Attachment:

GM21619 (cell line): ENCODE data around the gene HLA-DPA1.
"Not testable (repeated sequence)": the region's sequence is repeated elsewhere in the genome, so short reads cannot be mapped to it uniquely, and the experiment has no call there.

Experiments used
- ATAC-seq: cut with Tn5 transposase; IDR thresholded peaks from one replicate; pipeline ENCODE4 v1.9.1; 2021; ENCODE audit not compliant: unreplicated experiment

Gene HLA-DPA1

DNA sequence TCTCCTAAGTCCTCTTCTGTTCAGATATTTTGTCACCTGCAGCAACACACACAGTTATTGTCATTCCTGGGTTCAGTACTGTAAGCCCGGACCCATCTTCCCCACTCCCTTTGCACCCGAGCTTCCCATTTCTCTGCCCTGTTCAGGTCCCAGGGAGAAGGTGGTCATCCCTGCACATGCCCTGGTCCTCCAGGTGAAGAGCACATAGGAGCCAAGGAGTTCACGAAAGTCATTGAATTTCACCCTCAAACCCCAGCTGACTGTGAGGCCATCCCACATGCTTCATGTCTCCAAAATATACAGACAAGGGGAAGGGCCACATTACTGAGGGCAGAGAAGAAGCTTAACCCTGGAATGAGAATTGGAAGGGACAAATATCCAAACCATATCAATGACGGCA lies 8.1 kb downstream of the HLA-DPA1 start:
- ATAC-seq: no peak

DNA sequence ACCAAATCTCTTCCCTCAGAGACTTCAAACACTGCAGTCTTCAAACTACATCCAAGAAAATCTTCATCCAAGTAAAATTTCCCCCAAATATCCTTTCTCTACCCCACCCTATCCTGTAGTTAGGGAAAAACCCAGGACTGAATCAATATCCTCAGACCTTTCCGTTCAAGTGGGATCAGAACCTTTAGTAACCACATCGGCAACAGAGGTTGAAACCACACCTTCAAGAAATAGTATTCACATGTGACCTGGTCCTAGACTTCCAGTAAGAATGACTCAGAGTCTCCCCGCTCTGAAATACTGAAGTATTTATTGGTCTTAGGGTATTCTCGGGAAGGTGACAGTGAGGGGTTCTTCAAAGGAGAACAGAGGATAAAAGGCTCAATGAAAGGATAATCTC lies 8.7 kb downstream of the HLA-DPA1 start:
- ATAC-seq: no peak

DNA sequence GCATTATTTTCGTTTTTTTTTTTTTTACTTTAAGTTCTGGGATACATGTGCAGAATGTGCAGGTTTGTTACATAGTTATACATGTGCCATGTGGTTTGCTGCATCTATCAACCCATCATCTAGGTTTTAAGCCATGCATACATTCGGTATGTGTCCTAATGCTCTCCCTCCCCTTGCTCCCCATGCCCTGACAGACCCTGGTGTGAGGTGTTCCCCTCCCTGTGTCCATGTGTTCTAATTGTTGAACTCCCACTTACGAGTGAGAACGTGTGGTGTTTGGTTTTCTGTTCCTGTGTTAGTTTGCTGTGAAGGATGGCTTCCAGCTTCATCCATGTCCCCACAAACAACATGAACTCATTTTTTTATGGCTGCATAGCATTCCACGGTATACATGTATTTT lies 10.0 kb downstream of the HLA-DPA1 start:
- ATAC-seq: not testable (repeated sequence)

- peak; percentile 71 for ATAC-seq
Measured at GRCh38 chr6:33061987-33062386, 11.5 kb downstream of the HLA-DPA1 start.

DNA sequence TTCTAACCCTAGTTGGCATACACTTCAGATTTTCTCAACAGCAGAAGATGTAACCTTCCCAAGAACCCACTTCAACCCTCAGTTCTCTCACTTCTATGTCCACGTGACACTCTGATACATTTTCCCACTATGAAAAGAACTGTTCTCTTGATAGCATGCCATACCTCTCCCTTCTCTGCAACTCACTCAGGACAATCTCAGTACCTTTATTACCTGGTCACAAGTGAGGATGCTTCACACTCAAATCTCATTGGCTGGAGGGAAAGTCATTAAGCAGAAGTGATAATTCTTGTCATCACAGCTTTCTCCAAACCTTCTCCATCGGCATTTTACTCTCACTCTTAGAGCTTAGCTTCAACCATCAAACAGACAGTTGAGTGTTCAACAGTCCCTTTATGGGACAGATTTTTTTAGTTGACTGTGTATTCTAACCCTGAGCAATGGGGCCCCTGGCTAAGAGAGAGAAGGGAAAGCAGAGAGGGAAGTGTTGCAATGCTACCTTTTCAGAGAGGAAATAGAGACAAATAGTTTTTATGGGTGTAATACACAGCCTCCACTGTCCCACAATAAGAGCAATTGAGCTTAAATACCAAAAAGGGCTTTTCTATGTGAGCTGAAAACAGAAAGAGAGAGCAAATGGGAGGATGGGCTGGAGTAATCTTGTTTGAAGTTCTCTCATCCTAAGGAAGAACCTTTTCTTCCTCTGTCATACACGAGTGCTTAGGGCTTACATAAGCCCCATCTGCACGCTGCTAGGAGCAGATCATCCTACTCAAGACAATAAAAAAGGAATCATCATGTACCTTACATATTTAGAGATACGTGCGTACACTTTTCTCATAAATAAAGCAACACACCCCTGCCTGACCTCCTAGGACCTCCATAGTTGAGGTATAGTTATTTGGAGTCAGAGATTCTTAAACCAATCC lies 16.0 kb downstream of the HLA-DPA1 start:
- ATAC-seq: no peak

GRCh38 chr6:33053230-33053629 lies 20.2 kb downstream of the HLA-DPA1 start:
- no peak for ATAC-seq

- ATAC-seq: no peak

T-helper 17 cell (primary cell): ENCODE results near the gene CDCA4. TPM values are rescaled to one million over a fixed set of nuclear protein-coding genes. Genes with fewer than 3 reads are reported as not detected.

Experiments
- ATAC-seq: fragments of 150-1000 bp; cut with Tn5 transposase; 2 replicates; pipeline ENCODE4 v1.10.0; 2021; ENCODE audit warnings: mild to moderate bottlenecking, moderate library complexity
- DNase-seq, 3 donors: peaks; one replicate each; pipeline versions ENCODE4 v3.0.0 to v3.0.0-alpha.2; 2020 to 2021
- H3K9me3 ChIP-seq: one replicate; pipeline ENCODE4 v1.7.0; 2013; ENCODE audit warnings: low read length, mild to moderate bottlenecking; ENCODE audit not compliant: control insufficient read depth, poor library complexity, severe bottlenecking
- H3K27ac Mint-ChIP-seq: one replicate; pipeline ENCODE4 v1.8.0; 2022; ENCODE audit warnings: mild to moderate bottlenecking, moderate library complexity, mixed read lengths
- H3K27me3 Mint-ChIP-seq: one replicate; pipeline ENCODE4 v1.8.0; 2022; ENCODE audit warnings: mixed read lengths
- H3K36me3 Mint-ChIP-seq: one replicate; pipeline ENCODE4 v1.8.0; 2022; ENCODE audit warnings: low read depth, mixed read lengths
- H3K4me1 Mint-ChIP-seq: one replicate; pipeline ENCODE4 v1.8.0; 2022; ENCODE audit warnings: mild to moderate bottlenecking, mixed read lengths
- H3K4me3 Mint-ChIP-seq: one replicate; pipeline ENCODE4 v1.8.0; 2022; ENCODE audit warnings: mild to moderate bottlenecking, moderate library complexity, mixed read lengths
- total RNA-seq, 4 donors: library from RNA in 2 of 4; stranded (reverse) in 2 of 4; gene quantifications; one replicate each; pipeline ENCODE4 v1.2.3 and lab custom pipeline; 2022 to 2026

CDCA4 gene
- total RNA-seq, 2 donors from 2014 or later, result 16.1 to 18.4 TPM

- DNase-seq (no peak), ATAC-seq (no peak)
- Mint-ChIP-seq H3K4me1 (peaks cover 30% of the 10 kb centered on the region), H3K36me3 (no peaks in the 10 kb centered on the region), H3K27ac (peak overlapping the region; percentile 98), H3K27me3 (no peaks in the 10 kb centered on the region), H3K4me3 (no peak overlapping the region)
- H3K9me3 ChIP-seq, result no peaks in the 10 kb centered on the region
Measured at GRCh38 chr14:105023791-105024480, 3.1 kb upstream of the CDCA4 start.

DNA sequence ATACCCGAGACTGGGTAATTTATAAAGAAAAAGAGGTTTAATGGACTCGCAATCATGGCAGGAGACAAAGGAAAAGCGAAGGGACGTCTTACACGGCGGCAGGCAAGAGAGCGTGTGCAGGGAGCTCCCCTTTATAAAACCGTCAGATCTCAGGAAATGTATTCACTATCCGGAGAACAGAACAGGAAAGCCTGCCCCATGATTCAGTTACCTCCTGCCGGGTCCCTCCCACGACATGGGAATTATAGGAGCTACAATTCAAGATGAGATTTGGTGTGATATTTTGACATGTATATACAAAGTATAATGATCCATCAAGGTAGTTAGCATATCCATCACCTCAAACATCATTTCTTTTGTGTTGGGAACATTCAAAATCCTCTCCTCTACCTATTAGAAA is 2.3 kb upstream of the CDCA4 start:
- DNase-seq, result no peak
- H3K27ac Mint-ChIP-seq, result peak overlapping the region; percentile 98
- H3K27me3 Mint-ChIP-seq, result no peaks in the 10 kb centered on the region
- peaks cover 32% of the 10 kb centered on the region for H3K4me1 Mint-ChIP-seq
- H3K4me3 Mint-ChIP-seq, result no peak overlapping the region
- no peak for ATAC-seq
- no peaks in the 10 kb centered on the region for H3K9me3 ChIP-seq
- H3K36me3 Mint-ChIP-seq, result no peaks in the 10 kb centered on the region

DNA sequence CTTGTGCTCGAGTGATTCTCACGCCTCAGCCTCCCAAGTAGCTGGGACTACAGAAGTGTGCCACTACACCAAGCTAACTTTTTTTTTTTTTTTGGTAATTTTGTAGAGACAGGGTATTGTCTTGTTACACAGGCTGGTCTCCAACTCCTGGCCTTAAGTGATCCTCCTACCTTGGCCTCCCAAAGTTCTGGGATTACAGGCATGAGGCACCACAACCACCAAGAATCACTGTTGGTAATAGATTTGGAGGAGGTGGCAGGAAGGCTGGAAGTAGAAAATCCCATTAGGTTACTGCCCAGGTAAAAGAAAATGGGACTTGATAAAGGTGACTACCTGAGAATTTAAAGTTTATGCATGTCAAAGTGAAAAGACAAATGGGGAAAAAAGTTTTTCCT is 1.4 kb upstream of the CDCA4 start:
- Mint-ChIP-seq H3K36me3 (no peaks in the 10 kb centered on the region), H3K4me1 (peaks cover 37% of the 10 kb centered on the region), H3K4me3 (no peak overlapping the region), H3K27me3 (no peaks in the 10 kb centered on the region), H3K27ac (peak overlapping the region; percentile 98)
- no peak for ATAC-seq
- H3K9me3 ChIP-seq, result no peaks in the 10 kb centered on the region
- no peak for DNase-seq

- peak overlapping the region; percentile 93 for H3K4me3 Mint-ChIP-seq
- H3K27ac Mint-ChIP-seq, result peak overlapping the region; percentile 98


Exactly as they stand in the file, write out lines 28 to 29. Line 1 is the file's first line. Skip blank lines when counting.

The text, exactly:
- H3K4me3 Mint-ChIP-seq: one replicate; pipeline ENCODE4 v1.8.0; 2022; ENCODE audit warnings: mild to moderate bottlenecking, moderate library complexity, mixed read lengths
- total RNA-seq, 4 donors: library from RNA in 2 of 4; stranded (reverse) in 2 of 4; gene quantifications; one replicate each; pipeline ENCODE4 v1.2.3 and lab custom pipeline; 2022 to 2026